A shibboleth (/
The term originates from the Hebrew word shibbólet (שִׁבֹּלֶת), which literally means the part of a plant containing grain, such as the head of a stalk of wheat or rye; or less commonly (but arguably more appositely) "flood, torrent".
The modern use derives from an account in the Hebrew Bible, in which pronunciation of this word was used to distinguish Ephraimites, whose dialect used a differently sounding first consonant. The difference concerns the Hebrew letter shin, which is now pronounced as [ʃ] (as in shoe). In the Book of Judges, chapter 12, after the inhabitants of Gilead inflicted a military defeat upon the invading tribe of Ephraim (around 1370–1070 BCE), the surviving Ephraimites tried to cross the River Jordan back into their home territory and the Gileadites secured the river's fords to stop them. To identify and kill these Ephraimites, the Gileadites told each suspected survivor to say the word shibboleth. The Ephraimite dialect resulted in a pronunciation that, to Gileadites, sounded like sibboleth. In the King James Bible the anecdote appears thus (with the word already in its current English spelling):
And the Gileadites took the passages of Jordan before the Ephraimites: and it was so, that when those Ephraimites which were escaped said, Let me go over; that the men of Gilead said unto him, Art thou an Ephraimite? If he said, Nay;
Then said they unto him, Say now Shibboleth: and he said Sibboleth: for he could not frame to pronounce it right. Then they took him, and slew him at the passages of Jordan: and there fell at that time of the Ephraimites forty and two thousand.
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In modern American English, a shibboleth can have a sociological meaning, referring to any in-group word or phrase that can distinguish members from outsiders – even when not used by a hostile other group. It is also sometimes used in a broader sense to mean jargon, the proper use of which identifies speakers as members of a particular group or subculture.
The term shibboleth can be extended, as in the discipline of semiotics, to describe non-linguistic elements of culture such as diet, fashion and cultural values. Cultural touchstones and shared experience can also be shibboleths of a sort. For example, people about the same age who are from the same nation tend to have the same memories of popular songs, television shows, and events from their formative years. One-hit wonders prove particularly distinctive. Much the same is true of alumni of a particular school, veterans of military service, and other groups. Discussing such memories is a common way of bonding. In-jokes can be a similar type of shared-experience shibboleth.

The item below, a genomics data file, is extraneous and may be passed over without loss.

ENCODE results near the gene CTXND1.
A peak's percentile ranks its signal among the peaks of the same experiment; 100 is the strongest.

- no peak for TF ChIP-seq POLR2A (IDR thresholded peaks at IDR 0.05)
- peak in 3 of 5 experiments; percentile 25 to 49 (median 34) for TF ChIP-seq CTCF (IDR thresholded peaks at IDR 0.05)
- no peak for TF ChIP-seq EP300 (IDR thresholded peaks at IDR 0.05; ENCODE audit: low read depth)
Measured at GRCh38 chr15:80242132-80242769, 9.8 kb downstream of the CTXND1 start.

In information technology a shibboleth is a community-wide password that enables members of that community to access an online resource without revealing their individual identities. The origin server can vouch for the identity of the individual user without giving the target server any further identifying information. Hence the individual user does not know the password that is actually employed – it is generated internally by the origin server – and so cannot betray it to outsiders.
The term can also be used pejoratively, suggesting that the original meaning of a symbol has in effect been lost and that the symbol now serves merely to identify allegiance, being described as "nothing more than a shibboleth". In 1956, Nobel Prize-laureate economist Paul Samuelson applied the term "shibboleth" in works including Foundations of Economic Analysis to an idea for which "the means becomes the end, and the letter of the law takes precedence over the spirit." Samuelson admitted that "shibboleth" is an imperfect term for this phenomenon.
Shibboleths have been used by different subcultures throughout the world at different times. Regional differences, level of expertise, and computer coding techniques are several forms that shibboleths have taken.
The legend goes that before the Guldensporenslag (Battle of the Golden Spurs) in May 1302, the Flemish slaughtered every Frenchman they could find in the city of Bruges, an act known as the Brugse Metten. They identified Frenchmen based on their inability to pronounce the Flemish phrase schilt ende vriend (shield and friend), or possibly 's Gilden vriend (friend of the Guilds). However, many Medieval Flemish dialects did not contain the cluster sch- either (even today's Kortrijk dialect has sk-), and Medieval French rolled the r just as Flemish did.
Bûter, brea, en griene tsiis; wa't dat net sizze kin, is gjin oprjochte Fries means "Butter, rye bread and green cheese, whoever cannot say that is not a genuine Frisian" and was used by the Frisian Pier Gerlofs Donia during a Frisian rebellion (1515–1523). Ships whose crew could not pronounce this properly were usually plundered and soldiers who could not were beheaded by Donia himself.
The Dutch used the name of the seaside town of Scheveningen as a shibboleth to tell Germans from the Dutch ("Sch" in Dutch is analyzed as the letter "s" and the digraph "ch", producing the consonant cluster [sx], while in German it is analyzed as the trigraph "sch," pronounced [ʃ]).
In Sardinia, 28 April is celebrated as sa dii de s'aciappa (the day of pursuit and capture) or Sa die de sa Sardigna (Sardinia's Day). On that date in 1794 people in Cagliari chased suspected officers of the ruling Piedmontese king and asked them to say nara cixidi (Sardinian for ‘chickpea’), which the Piedmontese could not pronounce. Some 514 officers were thus identified and sent back to the mainland.
In October 1937, the Spanish word for parsley, perejil, was used as a shibboleth to identify Haitian immigrants living along the border in the Dominican Republic. The president of the Dominican Republic, Rafael Trujillo, ordered the execution of these people. It is alleged that between 20,000 and 30,000 individuals were murdered within a few days in the Parsley Massacre, although more recent scholarship and the lack of evidence such as mass graves puts the actual total closer to 1,000.
During the Black July riots of Sri Lanka in 1983, many Tamils were massacred by Sinhalese youths. In many cases these massacres took the form of boarding buses and getting the passengers to pronounce words that had hard BAs at the start of the word (like Baldiya – bucket) and executing the people who found it difficult.